Abstract: “Where do I go from here?” Support Seeking and Message Characteristics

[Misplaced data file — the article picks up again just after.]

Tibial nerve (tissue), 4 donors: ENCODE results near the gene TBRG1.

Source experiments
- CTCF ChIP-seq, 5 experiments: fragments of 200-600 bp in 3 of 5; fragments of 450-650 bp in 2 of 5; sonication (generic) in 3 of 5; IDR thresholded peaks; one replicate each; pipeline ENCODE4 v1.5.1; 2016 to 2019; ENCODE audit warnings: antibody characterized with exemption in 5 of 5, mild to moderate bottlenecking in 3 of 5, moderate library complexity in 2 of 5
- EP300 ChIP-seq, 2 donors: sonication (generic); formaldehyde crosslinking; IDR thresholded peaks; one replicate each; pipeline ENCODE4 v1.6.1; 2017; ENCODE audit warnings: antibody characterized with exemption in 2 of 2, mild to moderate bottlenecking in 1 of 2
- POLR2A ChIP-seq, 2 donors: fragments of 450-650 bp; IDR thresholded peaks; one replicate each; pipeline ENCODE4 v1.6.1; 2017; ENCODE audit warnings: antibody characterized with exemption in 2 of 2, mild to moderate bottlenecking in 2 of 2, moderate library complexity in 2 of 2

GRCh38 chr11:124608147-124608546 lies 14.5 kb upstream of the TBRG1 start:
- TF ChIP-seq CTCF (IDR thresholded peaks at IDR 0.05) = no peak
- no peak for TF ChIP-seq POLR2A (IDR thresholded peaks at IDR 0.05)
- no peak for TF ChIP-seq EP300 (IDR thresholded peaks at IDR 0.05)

Social support plays a significant role in human life, and receiving social support during times of crisis may be vital to human well-being. Social support is no longer bound to friends and family members, nor to any proximity boundaries. Online environments offer unique benefits to people in need of social support, including flexibility, convenience, and a sense of anonymity (Wright, 2016). Social support forums are an important resource for people experiencing an illness who lack others to communicate with (Wicks et al., 2010). Social support scholars have recently turned to the implications of computer-mediated-communication (CMC) and research shows that social support via CMC has the potential to have a larger impact than face-to-face interaction. Rains et al. (2016) found that compared to the face-to-face interaction, participants provided with social support via CMC experienced the most benefits, including the strongest motivation to receive support and the greatest changes in worry discrepancy. Due to the positive findings surrounding mediated support interactions, it is clear that an extension to this knowledge, examining how people seek support online and the nature of these support-seeking messages, is warranted. This study incorporates computational social science methods, including data scraping, data mining, and association rules, to obtain and analyze data from the prominent social support website dailystrength.org. The data set includes approximately 1500 original posts, and the first associated responses, from 15 forum topics (e.g., breast cancer, smoking addiction, depression). The posts were run through the Linguistic Inquiry and Word Count (LIWC) program, which is currently perceived as the gold standard in computerized text analysis. LIWC provides a broad range of social and psychological insights and, in our study of support forums, allows us to understand the underlying rules and associations regarding people’s written interaction. This analysis included 32 additional variables such as title word count, mood level, number of comments, reply delay, and word count of the first reply. This study sought to understand: (a) what aspects of an initial post cause more people to provide support, (b) what types of support are offered by the first person to respond, and (c) if there are differences between forums. Results indicate that 92% of posts (approximatelly 22,000) received at least one response, responses that included emotion words were more likely to focus on positive emotions than negative, and support providers were significantly more likely to help the support seeker cognitively process their current situation. A key finding of this study indicates that people who are seeking support online are likely to receive it. This is especially important for those with a stigmatized illness, who are unable to obtain support from their offline network, and who may not be in close proximity to physical support groups. In addition, multiple variables indicated differences between forums. This finding suggests that research in support seeking and support behaviors needs to move beyond illnesses, in a general sense, into context-specific support behaviors for different types of illnesses. Other implications of this study, practical applicability, and future directions are discussed.